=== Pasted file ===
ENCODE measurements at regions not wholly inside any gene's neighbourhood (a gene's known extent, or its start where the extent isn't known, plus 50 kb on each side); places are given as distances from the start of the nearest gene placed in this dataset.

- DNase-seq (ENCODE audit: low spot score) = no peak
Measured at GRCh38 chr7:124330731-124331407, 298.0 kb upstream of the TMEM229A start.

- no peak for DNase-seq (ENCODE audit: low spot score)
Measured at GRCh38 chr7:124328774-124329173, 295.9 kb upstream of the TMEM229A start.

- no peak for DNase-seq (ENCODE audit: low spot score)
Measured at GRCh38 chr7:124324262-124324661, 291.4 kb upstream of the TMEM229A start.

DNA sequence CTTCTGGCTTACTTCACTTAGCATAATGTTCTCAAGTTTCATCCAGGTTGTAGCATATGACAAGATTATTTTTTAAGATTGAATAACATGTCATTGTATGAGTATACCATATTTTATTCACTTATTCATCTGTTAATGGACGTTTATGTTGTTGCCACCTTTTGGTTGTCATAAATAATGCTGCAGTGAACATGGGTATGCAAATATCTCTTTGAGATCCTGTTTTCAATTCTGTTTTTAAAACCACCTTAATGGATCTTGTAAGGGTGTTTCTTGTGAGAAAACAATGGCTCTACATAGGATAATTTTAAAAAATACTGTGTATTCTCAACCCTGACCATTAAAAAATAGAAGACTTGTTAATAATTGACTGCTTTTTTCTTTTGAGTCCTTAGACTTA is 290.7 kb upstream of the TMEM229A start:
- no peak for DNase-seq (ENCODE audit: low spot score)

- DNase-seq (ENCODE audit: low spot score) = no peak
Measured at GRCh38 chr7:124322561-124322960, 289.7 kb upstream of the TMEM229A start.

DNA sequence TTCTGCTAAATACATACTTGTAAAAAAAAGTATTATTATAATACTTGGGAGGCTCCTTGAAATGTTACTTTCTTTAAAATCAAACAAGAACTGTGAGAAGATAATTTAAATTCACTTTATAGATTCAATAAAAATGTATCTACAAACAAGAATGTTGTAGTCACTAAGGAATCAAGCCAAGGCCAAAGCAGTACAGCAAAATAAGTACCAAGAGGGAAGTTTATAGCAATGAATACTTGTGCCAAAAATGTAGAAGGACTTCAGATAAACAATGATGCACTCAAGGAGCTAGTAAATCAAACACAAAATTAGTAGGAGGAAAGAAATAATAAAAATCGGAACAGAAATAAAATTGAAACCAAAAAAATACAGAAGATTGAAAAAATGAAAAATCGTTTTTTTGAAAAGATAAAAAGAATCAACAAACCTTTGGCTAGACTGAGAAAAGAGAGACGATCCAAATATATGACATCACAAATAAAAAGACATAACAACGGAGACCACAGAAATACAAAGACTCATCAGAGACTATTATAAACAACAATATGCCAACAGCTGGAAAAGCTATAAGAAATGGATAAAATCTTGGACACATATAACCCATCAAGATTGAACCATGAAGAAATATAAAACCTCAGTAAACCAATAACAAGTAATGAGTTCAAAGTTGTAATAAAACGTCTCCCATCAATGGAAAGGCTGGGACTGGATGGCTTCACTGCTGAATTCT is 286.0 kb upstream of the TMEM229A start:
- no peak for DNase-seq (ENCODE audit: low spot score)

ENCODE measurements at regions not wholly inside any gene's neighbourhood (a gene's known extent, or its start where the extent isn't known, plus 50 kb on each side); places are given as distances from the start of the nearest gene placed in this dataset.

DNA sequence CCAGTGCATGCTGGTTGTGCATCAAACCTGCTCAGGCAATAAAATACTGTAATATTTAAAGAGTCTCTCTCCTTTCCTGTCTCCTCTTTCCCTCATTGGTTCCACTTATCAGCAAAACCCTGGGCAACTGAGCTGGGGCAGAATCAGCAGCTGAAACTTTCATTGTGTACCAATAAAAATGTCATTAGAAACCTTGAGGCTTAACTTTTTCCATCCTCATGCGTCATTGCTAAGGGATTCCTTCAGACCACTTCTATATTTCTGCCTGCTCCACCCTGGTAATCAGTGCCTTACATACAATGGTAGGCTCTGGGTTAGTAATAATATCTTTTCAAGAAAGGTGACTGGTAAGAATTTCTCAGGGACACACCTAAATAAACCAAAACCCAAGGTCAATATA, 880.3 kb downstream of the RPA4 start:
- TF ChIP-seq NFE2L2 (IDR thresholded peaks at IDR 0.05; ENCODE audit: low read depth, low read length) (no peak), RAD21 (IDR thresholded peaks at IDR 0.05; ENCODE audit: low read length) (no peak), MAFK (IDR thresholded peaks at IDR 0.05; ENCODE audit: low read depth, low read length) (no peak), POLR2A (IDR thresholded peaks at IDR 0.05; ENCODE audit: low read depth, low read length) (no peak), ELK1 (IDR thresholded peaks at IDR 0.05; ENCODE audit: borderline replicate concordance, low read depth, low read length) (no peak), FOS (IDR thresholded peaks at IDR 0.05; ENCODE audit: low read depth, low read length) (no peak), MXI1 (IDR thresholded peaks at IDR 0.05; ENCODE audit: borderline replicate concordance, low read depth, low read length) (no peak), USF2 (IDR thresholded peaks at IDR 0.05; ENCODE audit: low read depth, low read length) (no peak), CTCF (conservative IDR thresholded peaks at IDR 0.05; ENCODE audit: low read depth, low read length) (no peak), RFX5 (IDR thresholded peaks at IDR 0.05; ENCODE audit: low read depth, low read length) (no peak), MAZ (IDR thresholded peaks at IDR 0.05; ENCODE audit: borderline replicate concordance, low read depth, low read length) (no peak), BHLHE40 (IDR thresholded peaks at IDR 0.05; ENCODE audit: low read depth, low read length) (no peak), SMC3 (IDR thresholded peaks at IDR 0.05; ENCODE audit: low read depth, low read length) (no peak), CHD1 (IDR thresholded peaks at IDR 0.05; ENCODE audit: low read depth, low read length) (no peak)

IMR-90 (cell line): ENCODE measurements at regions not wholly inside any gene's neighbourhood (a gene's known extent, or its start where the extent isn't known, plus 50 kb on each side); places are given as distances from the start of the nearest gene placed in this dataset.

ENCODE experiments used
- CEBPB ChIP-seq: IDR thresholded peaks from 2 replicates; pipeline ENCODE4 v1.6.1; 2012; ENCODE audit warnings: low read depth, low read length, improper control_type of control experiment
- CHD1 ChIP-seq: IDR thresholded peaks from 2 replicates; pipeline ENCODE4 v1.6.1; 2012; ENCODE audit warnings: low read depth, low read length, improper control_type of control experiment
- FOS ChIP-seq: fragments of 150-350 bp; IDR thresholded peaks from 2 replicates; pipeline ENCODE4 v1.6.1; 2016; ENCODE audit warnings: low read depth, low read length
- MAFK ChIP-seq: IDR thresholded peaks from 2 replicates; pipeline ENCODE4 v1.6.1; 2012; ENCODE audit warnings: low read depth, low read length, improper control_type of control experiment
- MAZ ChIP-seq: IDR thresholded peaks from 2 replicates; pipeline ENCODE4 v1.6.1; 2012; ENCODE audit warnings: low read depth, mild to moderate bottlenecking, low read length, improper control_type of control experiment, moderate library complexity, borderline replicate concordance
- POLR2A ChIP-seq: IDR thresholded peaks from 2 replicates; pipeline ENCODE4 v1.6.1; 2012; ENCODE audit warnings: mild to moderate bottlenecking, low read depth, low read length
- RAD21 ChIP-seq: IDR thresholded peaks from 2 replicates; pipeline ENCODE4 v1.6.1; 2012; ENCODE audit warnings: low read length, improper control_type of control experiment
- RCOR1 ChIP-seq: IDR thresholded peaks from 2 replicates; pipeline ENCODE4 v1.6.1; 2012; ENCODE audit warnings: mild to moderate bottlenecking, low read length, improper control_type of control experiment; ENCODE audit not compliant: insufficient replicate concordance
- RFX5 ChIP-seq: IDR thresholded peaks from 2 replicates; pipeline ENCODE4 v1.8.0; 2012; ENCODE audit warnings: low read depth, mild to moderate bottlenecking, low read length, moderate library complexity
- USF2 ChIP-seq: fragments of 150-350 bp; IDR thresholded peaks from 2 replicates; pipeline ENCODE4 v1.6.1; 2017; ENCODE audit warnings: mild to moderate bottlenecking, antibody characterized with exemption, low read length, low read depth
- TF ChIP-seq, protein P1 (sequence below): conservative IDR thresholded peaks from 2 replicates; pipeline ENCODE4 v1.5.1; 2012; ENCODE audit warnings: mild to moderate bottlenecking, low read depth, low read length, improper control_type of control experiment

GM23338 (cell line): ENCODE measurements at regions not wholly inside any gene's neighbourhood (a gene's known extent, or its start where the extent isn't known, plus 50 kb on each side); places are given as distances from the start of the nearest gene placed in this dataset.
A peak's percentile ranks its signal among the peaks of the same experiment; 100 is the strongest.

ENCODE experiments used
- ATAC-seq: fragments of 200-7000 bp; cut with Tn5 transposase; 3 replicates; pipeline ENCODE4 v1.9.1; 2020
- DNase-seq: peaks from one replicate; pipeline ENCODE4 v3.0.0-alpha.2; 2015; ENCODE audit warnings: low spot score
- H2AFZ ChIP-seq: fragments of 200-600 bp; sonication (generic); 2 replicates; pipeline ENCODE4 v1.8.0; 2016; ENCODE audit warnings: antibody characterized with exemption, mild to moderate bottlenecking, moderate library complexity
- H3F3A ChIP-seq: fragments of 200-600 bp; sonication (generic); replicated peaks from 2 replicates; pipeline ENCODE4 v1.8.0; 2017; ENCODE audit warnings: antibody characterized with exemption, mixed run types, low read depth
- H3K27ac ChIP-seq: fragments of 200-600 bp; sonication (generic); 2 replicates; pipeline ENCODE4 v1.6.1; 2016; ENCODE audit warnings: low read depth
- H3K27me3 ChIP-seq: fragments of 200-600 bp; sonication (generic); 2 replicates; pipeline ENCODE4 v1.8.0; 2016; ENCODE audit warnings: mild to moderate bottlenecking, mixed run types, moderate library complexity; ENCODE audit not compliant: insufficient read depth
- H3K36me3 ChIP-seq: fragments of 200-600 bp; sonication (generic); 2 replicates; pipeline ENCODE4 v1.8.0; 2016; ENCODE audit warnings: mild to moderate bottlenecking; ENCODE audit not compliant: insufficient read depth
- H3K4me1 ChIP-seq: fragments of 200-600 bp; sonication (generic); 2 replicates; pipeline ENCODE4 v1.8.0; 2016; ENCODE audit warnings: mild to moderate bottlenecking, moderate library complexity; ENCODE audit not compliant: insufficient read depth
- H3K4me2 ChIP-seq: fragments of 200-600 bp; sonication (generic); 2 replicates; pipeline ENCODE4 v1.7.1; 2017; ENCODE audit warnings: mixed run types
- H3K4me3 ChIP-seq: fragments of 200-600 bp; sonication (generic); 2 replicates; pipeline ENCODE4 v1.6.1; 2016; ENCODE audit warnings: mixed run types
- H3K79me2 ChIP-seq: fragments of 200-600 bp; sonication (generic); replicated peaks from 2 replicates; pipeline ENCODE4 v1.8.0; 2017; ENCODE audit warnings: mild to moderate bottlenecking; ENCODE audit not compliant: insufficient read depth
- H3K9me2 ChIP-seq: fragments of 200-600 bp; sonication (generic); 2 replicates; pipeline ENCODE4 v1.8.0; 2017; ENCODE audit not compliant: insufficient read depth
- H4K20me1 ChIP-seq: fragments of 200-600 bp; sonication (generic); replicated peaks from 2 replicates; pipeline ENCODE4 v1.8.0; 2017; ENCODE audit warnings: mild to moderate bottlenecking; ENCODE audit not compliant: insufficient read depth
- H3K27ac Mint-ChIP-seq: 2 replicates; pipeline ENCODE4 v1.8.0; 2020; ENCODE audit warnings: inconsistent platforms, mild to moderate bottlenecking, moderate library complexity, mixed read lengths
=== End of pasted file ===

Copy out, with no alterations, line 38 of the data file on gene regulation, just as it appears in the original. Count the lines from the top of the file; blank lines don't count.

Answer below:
- H3K27me3 ChIP-seq: fragments of 200-600 bp; sonication (generic); 2 replicates; pipeline ENCODE4 v1.8.0; 2016; ENCODE audit warnings: mild to moderate bottlenecking, mixed run types, moderate library complexity; ENCODE audit not compliant: insufficient read depth